Pharmacare is expected to be an election issue in 2019.
Canada's health system needs reform -- although provincial and territorial ministers might think reform is about cost cutting, I would argue that real reform is about putting patients first. As the chair of an organization representing 23 patient groups from across the country, I have seen too many conversations focused on reducing the budget impact of medications through pricing.
The lack of a national drug coverage plan is “a glaring gap in Canada’s social architecture,” but fixing the problem could
A recent court challenge before the British Columbia Supreme Court threatened to change the rules of the game for the Canadian healthcare system -- should the challenge have made its way to the Supreme Court of Canada and found success there. How our health system should be reformed, and in what measures, is nothing short of a national pastime in Canada. Too bad many get the facts wrong. Here are a few basics everyone should know.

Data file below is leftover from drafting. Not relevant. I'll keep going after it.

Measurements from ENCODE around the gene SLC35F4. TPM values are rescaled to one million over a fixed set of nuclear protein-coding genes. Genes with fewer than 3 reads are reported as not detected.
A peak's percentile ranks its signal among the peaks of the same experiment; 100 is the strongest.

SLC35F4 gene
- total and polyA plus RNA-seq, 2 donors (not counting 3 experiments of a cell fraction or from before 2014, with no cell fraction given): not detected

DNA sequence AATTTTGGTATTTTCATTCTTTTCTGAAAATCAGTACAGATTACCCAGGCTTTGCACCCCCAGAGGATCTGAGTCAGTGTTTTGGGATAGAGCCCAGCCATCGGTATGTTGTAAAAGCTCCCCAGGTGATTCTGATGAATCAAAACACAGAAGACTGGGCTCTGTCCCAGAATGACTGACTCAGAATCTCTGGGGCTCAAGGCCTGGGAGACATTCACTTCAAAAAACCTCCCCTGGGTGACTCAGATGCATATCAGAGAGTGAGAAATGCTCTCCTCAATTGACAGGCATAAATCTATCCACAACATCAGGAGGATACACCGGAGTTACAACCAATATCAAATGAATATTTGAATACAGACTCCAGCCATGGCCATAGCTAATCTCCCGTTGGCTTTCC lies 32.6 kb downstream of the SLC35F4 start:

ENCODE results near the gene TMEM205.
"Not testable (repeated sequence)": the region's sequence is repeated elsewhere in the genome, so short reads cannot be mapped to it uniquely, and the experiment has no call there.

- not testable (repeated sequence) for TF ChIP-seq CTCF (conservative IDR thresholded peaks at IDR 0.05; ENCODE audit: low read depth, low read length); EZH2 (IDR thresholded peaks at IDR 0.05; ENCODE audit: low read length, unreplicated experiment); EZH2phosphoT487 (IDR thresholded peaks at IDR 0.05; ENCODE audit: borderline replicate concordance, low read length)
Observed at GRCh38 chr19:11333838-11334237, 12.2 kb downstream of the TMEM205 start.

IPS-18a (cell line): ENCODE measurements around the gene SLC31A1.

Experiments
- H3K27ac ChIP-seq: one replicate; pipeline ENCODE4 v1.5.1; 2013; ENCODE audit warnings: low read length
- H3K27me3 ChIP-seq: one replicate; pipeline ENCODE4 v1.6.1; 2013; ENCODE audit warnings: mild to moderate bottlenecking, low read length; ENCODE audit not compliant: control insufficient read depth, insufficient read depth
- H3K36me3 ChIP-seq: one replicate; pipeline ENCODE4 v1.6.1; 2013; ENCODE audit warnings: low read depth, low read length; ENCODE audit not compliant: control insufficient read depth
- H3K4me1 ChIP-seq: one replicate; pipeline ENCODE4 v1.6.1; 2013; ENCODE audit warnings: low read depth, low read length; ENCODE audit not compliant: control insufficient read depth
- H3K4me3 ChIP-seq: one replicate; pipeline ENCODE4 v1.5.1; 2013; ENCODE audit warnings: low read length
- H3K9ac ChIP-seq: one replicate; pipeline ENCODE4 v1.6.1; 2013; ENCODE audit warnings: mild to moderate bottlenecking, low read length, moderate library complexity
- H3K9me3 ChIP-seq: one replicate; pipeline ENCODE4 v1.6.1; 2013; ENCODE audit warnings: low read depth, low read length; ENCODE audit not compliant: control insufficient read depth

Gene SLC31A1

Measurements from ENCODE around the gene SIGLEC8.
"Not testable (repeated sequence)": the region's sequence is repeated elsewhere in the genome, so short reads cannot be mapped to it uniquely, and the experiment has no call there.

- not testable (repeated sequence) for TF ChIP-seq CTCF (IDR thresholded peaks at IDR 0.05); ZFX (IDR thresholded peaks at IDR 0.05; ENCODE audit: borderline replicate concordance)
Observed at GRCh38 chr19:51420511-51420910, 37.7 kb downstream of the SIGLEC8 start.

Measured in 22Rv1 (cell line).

Once freed from the devastating tentacles of the transnational monopolies, Canadians will realize that it's time to call 911 on the corporatocracy. We might then recapture real democracy and freedom, rather than settle for their bankrupt facsimiles.
Universal pharmacare does not mean an "open bar" for everybody; it means leveraging buying power and using market forces in order to contain drug costs, achieve sustainability and improve the health outcomes of the population.